The Aryl hydrocarbon receptor is an evolutionary conserved widely expressed transcription factor that mediates the toxicity of a substantial variety of exogenous toxins, but is also stimulated by endogenous physiological ligands. While it is known that this receptor mediates the toxicity of dioxin, this is unlikely to be its physiological function. We have recently identified selective expression of AhR in the Th17 subset of effector CD4 T cells. Ligation of AhR by a candidate endogenous ligand (FICZ) which is a UV metabolite of tryptophan causes expansion of Th17 cells and the induction of IL-22 production. As a consequence, AhR ligation will exacerbate autoimmune diseases such as experimental autoimmune encephalomyelitis. Little is known so far about the impact of AhR ligands on IL-17/IL-22 mediated immune defense functions. IL-22 is considered a pro-inflammatory Th17 cytokine, which is involved in the etiology of psoriasis, but it has also been shown to be a survival factor for epithelial cells. AhR is polymorphic and defined as high or low affinity receptor for dioxin leading to the classification of high and low responder mouse strains based on defined mutations. In humans similar polymorphisms exist and although on the whole human AhR is thought to be of low affinity in humans, there are identified mutations that confer high responder status. No correlations have been made with Th17 mediated immune responses in mice and humans. This study aims to investigate the role of AhR ligands and polymorphisms in autoimmunity as well as protective immune responses using both mouse models and human samples from normal controls as well as psoriasis patients.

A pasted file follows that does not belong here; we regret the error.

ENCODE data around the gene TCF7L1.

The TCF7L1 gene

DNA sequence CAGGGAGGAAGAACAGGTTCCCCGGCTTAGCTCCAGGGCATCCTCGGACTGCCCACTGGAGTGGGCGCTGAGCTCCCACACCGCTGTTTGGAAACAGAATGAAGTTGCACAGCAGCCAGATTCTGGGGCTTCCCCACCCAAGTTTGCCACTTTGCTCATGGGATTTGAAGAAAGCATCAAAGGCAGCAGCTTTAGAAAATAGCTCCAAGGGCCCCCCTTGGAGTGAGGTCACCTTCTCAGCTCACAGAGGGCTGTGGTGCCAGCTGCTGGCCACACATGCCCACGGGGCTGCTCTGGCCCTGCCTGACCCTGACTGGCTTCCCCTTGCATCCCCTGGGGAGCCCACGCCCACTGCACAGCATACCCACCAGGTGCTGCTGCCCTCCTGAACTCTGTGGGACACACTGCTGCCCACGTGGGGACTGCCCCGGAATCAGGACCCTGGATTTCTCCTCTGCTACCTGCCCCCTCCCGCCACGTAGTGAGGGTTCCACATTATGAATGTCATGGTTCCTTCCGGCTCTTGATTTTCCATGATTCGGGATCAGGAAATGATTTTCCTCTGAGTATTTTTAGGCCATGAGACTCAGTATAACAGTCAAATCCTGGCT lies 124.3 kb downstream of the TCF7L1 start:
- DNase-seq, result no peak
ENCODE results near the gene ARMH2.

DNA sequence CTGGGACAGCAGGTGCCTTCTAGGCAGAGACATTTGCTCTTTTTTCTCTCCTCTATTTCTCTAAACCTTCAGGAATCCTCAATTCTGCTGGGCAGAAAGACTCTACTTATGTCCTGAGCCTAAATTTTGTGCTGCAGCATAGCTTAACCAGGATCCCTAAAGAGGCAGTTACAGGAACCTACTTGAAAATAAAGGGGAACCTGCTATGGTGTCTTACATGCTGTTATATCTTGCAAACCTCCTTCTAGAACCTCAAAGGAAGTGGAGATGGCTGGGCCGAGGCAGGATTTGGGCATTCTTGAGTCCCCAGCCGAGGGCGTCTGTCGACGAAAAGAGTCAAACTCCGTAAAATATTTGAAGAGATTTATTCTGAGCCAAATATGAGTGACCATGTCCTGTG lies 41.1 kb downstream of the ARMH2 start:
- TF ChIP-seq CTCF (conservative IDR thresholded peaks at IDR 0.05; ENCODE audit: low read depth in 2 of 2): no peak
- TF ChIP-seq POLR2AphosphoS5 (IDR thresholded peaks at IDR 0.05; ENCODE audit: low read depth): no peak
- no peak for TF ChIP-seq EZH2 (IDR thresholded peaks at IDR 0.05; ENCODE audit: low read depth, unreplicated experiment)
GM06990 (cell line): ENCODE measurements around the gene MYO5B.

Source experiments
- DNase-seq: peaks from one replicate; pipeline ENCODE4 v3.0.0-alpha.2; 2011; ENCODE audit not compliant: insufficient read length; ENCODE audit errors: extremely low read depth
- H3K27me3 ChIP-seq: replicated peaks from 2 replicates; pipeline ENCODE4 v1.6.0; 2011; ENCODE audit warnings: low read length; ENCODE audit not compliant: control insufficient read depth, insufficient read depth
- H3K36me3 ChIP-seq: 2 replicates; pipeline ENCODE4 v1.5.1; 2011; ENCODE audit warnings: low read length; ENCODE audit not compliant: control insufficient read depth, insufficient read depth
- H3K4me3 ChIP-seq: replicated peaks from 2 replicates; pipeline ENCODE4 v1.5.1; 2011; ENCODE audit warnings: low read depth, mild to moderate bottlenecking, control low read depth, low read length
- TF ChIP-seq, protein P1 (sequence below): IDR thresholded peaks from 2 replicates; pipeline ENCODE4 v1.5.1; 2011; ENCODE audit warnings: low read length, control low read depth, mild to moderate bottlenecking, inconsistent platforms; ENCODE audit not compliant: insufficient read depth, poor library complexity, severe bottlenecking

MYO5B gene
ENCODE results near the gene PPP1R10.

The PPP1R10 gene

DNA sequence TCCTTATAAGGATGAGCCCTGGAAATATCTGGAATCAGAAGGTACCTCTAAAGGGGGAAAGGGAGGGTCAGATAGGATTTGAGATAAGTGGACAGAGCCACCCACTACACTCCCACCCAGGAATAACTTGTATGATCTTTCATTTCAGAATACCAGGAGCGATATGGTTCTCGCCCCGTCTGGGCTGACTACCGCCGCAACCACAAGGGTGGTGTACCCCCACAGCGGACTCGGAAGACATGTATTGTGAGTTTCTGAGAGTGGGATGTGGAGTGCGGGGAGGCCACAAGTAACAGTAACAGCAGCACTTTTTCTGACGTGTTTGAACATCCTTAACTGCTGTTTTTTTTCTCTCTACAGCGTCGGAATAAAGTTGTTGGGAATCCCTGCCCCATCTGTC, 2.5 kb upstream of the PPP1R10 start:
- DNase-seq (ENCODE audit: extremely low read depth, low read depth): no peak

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Funding SchemeERC-AG - ERC Advanced Grant
W1B 1AL London
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